Grab a table at Amen Street and taste the best of Charleston’s local ingredients and newly inspired daily specials.

Amen Street is a long-time Platinum Partner in the South Carolina Aqaurium’s Sustainable Seafood Initiative. We whole heartedly believe in protecting our fish and waterways with safe, sustainable fishing practices.

Triggerfish the Fresh Catch this Weekend at Amen Street

Abundantly available in South Carolina salt waters this November is the Gray Triggerfish, not to be confused with the flourescent Triggerfish you may have seen in an aquarium. According to the SC Aquarium Sustainable Seafood Initiative, Gray Triggerfish is one of the most sustainable fish to catch and eat during this final full month of fall.

The Triggerfish is a champion of the underwater world. They are designed to play defense with sharp teeth, a trigger-like dorsal fin and hard as nails scales. They hang out close to the ocean floor and nestle themselves inside the holes of coral reef- a great hiding spot for their armor-like bodies. Triggerfish can crack open urchin and crab shells with ease because of their fang-like teeth. They are also known to keep close, aggressive watch over their eggs.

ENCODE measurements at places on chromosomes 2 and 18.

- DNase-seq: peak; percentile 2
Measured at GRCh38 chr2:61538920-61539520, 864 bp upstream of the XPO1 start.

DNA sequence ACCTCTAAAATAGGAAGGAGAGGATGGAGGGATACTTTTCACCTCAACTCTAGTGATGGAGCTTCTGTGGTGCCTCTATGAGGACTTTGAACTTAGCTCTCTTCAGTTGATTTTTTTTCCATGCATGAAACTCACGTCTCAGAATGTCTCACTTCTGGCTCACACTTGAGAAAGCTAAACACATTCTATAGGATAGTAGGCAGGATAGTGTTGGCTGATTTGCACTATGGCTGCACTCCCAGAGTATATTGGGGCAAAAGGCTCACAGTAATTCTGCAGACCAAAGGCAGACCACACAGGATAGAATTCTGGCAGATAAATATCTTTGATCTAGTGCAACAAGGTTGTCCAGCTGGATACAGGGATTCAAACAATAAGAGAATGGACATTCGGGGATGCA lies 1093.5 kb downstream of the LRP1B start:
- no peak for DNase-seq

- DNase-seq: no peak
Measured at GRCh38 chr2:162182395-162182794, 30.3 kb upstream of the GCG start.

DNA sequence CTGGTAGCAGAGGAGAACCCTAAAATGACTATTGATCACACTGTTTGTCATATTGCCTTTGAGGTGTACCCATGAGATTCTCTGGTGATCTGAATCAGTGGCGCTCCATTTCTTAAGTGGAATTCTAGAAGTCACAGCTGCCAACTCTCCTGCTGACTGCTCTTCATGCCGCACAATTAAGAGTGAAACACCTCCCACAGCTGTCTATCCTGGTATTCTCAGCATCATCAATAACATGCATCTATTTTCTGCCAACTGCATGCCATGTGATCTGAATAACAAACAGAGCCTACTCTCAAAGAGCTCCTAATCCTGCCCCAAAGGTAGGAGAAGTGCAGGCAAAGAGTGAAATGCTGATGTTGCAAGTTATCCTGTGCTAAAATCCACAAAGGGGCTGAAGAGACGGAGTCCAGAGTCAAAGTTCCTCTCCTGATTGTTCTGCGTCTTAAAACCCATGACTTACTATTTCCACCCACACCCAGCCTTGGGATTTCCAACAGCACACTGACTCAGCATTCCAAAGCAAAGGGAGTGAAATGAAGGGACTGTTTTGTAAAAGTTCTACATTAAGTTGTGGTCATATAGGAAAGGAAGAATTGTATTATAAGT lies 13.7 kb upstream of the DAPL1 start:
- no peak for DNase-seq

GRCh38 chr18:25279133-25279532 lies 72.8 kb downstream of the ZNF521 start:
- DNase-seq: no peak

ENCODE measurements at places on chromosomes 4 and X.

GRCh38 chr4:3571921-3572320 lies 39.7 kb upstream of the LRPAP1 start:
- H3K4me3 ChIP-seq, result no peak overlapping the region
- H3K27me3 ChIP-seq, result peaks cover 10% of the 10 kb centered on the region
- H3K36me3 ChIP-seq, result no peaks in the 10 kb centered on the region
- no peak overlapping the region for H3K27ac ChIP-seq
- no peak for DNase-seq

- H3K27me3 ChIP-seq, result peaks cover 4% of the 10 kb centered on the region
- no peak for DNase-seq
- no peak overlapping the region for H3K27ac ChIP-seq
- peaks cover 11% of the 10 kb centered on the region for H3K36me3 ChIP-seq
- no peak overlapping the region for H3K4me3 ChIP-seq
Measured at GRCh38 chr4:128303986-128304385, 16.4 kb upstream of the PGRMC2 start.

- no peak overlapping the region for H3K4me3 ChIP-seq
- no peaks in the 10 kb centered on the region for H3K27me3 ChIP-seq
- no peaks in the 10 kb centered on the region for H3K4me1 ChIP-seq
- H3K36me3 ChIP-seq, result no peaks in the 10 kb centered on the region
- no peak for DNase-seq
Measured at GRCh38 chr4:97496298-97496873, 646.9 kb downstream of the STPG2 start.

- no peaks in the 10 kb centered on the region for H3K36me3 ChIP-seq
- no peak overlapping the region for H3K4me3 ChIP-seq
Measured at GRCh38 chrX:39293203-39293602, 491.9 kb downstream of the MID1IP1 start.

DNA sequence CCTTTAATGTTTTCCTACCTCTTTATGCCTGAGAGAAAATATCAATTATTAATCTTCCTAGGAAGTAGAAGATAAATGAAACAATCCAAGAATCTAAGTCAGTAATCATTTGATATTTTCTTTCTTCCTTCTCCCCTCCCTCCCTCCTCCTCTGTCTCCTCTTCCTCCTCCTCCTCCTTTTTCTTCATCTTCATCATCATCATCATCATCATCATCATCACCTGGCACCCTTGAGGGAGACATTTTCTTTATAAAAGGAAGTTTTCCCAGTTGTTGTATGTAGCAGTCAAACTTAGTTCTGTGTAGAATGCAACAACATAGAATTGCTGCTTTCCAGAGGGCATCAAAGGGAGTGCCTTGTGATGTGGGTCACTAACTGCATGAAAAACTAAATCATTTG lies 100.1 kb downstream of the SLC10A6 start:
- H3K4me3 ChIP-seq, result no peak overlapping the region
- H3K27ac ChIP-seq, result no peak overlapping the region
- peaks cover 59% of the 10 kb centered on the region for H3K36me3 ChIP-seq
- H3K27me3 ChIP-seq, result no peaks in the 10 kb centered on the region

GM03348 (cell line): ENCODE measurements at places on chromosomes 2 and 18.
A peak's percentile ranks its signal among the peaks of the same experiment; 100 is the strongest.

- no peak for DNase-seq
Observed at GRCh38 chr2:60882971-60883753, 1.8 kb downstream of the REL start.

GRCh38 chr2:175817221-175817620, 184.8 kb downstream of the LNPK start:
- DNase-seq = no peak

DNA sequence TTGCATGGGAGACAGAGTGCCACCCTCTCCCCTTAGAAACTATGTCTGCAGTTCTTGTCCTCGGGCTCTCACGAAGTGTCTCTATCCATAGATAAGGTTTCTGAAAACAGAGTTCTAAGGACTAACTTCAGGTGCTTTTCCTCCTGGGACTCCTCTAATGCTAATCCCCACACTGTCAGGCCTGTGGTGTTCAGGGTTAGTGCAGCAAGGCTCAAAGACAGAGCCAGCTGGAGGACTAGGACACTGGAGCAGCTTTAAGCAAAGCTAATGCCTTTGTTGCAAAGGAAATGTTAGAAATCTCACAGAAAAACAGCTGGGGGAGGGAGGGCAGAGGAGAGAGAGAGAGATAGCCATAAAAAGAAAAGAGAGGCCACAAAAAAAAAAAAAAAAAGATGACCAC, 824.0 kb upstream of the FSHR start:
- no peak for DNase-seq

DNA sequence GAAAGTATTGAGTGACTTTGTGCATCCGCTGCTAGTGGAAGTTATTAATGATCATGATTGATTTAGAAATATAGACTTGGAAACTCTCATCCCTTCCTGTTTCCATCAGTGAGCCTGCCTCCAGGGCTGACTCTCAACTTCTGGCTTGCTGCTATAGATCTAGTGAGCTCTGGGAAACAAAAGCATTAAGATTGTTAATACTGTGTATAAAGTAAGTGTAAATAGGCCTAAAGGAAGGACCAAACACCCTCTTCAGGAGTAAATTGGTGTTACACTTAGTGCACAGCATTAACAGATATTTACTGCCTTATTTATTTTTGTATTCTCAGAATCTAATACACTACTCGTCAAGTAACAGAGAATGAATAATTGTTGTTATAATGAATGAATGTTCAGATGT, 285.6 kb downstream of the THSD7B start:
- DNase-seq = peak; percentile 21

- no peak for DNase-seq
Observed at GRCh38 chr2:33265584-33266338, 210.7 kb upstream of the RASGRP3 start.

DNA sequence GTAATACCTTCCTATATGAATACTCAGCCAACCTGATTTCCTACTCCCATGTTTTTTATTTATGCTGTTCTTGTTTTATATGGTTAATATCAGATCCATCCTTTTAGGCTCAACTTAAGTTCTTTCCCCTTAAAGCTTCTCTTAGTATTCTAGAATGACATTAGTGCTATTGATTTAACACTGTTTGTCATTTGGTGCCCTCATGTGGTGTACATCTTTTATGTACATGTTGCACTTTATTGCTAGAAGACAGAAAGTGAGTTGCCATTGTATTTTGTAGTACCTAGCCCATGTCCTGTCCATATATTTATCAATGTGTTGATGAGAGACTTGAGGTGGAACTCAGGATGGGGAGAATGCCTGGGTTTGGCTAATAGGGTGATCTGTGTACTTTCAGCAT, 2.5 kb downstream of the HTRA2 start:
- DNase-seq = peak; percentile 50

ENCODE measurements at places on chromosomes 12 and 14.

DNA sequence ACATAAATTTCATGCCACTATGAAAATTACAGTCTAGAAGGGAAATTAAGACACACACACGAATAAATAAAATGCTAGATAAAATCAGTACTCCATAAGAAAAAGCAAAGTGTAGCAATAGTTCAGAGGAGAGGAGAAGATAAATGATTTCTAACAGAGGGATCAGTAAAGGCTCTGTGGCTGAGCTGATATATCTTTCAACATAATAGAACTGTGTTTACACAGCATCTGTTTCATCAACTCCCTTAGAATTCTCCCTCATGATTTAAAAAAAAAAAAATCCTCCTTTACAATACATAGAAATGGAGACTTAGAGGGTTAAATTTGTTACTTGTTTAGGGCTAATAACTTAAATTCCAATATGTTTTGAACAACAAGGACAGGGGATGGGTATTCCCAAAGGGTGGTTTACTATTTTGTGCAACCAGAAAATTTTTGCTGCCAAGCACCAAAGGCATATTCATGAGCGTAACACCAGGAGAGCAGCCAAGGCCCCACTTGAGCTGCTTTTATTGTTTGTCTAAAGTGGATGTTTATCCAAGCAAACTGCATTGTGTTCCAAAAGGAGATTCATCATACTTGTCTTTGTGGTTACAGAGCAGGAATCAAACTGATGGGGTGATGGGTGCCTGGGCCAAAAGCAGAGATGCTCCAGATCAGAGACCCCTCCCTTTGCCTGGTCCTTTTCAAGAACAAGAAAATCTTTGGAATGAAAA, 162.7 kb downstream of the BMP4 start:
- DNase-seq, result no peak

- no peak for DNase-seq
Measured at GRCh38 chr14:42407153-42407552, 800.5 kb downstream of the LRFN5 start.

The fish’s claim to fame and subsequent namesake is its spine. The Triggerfish spine can rise and lock the dorsal fin into an upright position. The only way for a fisherman to release the fin (and avoid getting jabbed) is to press directly behind the raised spine, just like the trigger of a gun. The fin is sharp and painful when in position, to both anglers and underwater predators. The trigger fin sends a clear message that the Triggerfish doesn’t mess around! It is this unique behavior that keeps a greater population alive and able to thrive, making Triggerfish more plentiful and safe to enjoy.